DOI of Published Version
Lung cancer, together with head and neck cancer, accounts for more than one-fourth of cancer deaths worldwide. New, non-toxic therapeutic approaches are needed. High-dose IV vitamin C (aka, pharmacological ascorbate; P-AscH−) represents a promising adjuvant to radiochemotherapy that exerts its anti-cancer effects via metal-catalyzed oxidation to form H2O2. Mn(III)-porphyrins possessing superoxide dismutase (SOD) mimetic activity have been shown to increase the rate of oxidation of AscH−, enhancing the anti-tumor effects of AscH− in several cancer types. The current study demonstrates that the Mn(II)-containing pentaazamacrocyclic selective SOD mimetic GC4419 may serve as an AscH−/O2•− oxidoreductase as evidenced by the increased rate of oxygen consumption, steady-state concentrations of ascorbate radical, and H2O2 production in complete cell culture media. GC4419, but not CuZnSOD, was shown to significantly enhance the toxicity of AscH− in H1299, SCC25, SQ20B, and Cal27 cancer cell lines. This enhanced cancer cell killing was dependent upon the catalytic activity of the SOD mimetic and the generation of H2O2, as determined using conditional overexpression of catalase in H1299T cells. GC4419 combined with AscH− was also capable of enhancing radiation-induced cancer cell killing. Currently, AscH− and GC4419 are each being tested separately in clinical trials in combination with radiation therapy. Data presented here support the hypothesis that the combination of GC4419 and AscH− may provide an effective means by which to further enhance radiation therapy responses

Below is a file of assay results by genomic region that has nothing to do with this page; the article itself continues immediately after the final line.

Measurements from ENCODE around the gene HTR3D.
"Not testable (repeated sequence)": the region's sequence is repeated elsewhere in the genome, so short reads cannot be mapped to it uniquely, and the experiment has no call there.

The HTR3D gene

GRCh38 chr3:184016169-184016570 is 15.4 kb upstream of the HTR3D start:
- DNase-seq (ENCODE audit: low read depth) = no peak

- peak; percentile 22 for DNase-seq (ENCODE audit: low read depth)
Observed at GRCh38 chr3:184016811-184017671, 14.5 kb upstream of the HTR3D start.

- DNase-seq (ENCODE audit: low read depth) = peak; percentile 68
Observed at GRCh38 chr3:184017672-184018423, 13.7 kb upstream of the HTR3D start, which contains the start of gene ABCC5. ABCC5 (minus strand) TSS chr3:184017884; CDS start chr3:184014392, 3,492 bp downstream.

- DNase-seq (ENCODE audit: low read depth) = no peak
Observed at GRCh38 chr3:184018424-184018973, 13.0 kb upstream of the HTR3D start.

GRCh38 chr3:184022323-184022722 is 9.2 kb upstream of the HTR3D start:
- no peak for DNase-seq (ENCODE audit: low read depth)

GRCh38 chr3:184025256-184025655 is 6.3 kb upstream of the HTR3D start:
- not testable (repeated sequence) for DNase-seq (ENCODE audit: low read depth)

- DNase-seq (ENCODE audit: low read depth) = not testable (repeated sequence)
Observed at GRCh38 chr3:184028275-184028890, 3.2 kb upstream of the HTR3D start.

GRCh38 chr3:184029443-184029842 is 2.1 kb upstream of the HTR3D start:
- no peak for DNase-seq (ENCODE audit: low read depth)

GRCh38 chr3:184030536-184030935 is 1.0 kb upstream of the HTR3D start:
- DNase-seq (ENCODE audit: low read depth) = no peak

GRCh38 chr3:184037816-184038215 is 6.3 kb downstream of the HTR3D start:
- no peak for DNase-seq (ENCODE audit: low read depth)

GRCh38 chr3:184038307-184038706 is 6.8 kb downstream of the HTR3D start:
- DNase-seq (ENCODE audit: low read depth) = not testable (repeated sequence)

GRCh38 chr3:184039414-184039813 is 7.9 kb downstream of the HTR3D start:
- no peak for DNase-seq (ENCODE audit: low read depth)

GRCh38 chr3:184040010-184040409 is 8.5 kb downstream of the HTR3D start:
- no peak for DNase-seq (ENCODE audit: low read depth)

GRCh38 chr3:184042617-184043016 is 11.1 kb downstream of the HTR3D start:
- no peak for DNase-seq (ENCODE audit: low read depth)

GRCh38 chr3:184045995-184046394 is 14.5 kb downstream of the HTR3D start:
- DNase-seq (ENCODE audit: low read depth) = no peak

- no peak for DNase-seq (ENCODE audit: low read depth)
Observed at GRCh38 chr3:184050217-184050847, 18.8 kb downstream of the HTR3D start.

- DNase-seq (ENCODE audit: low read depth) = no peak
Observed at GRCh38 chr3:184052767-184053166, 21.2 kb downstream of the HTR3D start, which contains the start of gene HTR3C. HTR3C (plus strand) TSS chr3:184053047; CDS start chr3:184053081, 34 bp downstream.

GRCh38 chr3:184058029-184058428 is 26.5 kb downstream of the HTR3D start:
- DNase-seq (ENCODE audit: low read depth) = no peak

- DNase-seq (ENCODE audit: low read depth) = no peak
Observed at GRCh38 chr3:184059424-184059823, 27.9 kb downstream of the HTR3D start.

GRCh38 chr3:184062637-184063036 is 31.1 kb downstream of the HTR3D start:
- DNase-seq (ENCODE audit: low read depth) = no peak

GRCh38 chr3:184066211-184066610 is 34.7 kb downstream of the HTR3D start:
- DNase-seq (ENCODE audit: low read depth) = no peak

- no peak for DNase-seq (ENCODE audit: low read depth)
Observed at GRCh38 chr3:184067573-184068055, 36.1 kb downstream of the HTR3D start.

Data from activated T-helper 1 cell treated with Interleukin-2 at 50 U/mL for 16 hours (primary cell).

OAfund, SOD mimetic, pharmacological ascorbate, vitamin C, head and neck cancer, lung cancer, radiation therapy, GC4419, oxidative stress, hydrogen peroxide
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Antioxidants 2018, 7, 18.
© 2018 by the authors
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